It should be clear that each vector or row in each table represents an n-state expression of the form expr=p**1***a**3**+p**2***a**2**+p**3***a**1**+p**4***x**1**+p**5***x**2**+p**6***x**3**+p**7***x**4**. As a reminder a**3**=[1 0 0 0 0 0 0]; x**1**=[0 0 0 1 0 0 0]; x**2**=[0 0 0 0 1 0 0]; etc. The terms p**1**, p**2**, p**3**, . . . etc are the coefficients in the equation as can be found in the comparative tables. If no errors are present then each expression should be 0.

A simple example is provided by the data symbols [0 0 0]. The generated codeword is [0 0 0 0 0 0 0]. Filling in the values for each symbol in the expressions related to each state will generate all 0s. This indicates that no errors were present.

This code has a disadvantage for the up-and-down method that it has many check symbols that can be in error. It does not make sense to run a decoder to only correct check symbols if all data symbols are not in error.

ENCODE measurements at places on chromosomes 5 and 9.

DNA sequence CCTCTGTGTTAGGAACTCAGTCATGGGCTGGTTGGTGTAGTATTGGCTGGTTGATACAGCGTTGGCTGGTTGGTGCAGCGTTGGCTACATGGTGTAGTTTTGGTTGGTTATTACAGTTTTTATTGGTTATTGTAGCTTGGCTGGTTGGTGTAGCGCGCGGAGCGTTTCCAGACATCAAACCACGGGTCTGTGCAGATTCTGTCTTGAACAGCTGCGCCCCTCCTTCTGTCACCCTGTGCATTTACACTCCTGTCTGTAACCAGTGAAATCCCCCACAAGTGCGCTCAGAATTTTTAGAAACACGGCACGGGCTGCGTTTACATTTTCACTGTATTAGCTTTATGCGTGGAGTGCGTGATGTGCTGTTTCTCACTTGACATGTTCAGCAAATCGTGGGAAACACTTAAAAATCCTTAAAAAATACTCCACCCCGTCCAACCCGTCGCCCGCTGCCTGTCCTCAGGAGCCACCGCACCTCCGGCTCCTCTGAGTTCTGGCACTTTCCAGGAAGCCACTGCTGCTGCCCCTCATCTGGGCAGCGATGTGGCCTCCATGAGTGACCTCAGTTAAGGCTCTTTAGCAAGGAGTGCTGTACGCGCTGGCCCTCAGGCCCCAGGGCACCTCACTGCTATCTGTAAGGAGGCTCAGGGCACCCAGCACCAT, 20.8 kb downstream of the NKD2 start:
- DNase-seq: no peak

One may make an assumption for the error occurrence, which is that at most two adjacent symbols can be in error. This is not an unreasonable assumption. An 8-state symbol can be represented by 3 bits. A burst error may affect 3 or more bits, but never more than 6 bits. Even with 3 bits being affected, if the affected bits are in adjacent words then two symbols may be in error. One can diminish the chance for errors in adjacent symbols by interleaving symbols in different locations. However, the more symbols are interleaved the more time-consuming and the more efforts have to be made to re-assemble the codeword. It would be beneficial if one could interleave packets of 2 or more symbols and error correct 2 or more adjacent symbols in a codeword.